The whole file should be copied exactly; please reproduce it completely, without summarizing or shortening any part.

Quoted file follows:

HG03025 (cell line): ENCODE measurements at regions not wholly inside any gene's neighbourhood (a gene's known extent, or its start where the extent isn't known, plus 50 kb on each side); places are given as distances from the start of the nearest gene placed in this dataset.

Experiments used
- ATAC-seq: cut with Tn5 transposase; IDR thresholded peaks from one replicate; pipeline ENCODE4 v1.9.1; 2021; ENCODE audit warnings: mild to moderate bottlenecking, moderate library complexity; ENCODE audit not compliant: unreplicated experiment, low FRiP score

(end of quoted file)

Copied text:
HG03025 (cell line): ENCODE measurements at regions not wholly inside any gene's neighbourhood (a gene's known extent, or its start where the extent isn't known, plus 50 kb on each side); places are given as distances from the start of the nearest gene placed in this dataset.

Experiments used
- ATAC-seq: cut with Tn5 transposase; IDR thresholded peaks from one replicate; pipeline ENCODE4 v1.9.1; 2021; ENCODE audit warnings: mild to moderate bottlenecking, moderate library complexity; ENCODE audit not compliant: unreplicated experiment, low FRiP score